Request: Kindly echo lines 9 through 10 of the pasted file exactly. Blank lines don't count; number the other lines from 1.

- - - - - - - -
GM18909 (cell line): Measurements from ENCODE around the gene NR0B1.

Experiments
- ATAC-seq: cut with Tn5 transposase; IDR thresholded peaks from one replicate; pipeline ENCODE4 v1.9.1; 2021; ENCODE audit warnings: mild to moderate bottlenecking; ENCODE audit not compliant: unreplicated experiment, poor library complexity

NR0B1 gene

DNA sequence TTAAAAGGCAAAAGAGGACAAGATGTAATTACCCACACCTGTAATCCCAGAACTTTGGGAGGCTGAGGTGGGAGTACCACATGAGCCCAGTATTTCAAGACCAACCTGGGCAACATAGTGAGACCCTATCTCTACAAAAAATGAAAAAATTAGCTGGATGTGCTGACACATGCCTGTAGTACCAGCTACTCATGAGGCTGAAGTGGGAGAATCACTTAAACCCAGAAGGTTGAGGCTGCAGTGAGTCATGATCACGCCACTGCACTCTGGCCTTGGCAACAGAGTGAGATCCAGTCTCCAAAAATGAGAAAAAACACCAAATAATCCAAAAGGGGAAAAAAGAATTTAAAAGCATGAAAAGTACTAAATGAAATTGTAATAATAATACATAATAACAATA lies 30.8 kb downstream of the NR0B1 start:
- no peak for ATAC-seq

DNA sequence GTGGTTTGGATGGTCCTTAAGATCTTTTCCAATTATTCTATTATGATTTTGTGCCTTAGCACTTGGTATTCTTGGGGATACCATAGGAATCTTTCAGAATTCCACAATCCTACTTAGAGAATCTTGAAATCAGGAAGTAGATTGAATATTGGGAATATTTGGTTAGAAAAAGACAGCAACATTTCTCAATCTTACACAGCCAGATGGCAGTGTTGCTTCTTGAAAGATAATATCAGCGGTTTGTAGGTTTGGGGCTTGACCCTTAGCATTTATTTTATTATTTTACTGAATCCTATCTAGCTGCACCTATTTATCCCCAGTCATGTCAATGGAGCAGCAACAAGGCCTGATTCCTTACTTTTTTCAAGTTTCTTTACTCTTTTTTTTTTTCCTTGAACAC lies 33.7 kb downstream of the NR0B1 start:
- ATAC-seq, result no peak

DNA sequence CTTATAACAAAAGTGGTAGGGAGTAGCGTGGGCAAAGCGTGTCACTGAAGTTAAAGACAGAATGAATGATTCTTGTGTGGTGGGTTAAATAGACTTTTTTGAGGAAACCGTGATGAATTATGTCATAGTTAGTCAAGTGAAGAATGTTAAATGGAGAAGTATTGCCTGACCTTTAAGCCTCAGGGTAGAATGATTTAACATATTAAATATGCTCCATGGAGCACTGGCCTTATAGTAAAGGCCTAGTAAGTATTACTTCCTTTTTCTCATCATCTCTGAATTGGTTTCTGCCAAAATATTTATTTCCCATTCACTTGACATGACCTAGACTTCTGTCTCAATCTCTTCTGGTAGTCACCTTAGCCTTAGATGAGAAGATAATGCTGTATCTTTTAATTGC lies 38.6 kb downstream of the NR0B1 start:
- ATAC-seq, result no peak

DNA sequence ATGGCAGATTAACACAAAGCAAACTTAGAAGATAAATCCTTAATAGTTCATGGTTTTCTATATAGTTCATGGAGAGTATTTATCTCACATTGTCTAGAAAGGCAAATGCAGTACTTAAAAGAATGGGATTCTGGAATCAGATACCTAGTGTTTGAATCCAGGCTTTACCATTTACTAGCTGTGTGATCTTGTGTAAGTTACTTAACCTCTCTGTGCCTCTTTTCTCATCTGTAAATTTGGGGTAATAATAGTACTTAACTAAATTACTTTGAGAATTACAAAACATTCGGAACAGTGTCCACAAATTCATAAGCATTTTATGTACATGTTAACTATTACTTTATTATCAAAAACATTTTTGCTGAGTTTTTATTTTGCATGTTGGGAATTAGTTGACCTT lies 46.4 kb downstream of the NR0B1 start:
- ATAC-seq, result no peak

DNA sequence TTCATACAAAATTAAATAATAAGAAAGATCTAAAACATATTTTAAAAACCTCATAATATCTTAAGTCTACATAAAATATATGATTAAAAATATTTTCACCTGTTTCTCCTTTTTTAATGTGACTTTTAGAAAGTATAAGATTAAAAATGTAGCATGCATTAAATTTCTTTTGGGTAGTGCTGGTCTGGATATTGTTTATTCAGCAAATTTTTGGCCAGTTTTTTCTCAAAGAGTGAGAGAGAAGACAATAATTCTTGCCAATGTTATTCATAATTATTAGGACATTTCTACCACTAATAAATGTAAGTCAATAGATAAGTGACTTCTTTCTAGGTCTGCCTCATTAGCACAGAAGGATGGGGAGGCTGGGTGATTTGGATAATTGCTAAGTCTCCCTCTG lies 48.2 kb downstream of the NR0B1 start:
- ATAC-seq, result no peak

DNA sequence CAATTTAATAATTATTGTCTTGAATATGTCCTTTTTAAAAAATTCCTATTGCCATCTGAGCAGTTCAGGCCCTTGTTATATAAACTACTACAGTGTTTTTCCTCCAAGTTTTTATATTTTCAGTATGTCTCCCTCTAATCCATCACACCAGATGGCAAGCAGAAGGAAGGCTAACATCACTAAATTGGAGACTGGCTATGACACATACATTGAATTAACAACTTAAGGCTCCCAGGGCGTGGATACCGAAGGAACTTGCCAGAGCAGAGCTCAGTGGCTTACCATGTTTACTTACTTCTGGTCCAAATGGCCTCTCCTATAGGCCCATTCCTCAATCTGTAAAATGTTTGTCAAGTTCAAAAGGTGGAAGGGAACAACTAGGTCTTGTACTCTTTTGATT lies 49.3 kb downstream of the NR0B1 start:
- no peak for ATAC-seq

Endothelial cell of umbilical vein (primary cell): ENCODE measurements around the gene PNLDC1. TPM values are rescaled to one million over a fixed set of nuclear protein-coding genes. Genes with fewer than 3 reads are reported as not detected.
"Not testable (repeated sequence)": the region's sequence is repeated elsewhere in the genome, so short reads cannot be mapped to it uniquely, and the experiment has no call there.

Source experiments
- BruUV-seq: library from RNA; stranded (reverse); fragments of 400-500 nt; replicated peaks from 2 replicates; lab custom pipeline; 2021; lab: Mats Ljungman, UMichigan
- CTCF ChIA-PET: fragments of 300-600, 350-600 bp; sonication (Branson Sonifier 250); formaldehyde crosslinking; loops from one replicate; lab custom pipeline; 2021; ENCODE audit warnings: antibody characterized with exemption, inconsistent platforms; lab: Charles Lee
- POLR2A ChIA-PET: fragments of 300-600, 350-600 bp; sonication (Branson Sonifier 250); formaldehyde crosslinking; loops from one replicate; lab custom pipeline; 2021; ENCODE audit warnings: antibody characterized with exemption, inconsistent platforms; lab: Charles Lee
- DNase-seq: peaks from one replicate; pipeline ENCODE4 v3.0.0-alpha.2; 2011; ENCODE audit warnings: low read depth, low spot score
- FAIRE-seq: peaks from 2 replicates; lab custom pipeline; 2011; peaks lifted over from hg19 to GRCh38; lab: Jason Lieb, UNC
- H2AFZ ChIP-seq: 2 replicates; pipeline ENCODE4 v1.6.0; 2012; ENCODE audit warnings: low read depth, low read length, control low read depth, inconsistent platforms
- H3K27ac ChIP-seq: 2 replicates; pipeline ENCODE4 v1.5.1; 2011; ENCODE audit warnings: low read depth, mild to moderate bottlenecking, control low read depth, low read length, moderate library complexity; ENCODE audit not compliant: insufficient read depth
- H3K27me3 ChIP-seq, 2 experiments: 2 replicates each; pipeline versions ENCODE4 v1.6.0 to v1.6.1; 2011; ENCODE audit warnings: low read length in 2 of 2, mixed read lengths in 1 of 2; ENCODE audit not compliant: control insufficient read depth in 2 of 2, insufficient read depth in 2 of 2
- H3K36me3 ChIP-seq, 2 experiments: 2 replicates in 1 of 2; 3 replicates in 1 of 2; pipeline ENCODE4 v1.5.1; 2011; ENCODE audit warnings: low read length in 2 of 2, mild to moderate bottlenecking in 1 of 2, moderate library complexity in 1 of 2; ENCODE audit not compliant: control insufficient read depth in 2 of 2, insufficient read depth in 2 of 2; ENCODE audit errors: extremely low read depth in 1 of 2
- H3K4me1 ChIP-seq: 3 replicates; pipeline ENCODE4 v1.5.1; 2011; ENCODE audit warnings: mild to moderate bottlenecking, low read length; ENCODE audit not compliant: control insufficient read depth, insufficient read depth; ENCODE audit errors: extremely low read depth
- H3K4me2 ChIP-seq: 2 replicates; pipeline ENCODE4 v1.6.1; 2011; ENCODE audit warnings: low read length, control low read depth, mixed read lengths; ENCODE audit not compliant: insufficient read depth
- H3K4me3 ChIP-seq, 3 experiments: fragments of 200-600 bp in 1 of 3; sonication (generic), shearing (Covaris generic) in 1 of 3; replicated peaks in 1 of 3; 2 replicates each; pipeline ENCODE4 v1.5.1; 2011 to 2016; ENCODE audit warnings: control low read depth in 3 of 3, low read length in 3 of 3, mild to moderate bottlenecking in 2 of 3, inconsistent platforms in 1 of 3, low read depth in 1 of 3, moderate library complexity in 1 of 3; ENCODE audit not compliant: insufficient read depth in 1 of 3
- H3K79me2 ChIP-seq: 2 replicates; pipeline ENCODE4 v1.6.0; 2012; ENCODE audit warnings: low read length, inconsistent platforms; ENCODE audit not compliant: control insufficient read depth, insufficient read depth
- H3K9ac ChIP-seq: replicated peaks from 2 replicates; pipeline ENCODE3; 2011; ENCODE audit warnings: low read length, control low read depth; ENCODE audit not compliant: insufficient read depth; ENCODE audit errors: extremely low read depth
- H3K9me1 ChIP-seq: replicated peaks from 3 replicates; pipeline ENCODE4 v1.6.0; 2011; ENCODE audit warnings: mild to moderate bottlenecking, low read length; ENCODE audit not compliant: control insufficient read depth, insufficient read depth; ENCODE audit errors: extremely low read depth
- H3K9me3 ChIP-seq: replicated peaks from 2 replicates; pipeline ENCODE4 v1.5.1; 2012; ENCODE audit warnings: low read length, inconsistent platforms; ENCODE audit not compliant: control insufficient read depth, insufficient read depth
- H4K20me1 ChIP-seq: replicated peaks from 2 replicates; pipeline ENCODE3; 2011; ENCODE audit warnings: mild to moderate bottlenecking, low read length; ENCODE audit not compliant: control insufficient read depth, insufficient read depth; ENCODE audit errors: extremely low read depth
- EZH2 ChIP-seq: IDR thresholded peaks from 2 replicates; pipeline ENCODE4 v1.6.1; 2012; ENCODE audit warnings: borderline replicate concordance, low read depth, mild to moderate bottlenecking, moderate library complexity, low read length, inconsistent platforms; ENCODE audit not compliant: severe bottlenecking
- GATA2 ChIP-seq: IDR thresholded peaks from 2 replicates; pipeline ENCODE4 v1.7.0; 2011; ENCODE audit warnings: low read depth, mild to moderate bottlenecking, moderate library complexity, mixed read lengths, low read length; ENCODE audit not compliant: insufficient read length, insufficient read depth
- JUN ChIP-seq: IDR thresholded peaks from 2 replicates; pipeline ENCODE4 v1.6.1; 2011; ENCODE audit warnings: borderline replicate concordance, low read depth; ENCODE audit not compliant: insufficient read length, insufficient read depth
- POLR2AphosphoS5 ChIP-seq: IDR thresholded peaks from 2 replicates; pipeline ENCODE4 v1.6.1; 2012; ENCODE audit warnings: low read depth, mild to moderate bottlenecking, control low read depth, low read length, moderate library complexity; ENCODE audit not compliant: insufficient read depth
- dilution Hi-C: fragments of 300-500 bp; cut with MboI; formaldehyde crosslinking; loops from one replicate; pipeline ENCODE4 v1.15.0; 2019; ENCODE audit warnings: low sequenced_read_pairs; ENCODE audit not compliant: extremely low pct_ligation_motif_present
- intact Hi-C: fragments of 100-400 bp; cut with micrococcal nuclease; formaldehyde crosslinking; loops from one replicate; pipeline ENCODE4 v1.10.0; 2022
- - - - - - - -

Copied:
DNA sequence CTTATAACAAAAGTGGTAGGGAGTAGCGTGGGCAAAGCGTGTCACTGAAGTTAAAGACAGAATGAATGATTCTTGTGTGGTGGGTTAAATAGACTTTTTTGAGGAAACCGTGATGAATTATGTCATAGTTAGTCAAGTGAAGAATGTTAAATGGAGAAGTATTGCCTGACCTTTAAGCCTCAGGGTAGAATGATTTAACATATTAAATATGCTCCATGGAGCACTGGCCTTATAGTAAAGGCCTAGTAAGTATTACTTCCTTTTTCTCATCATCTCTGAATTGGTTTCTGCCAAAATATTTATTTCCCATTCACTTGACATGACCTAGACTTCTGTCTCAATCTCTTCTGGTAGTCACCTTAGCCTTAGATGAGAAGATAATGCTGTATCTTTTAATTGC lies 38.6 kb downstream of the NR0B1 start:
- ATAC-seq, result no peak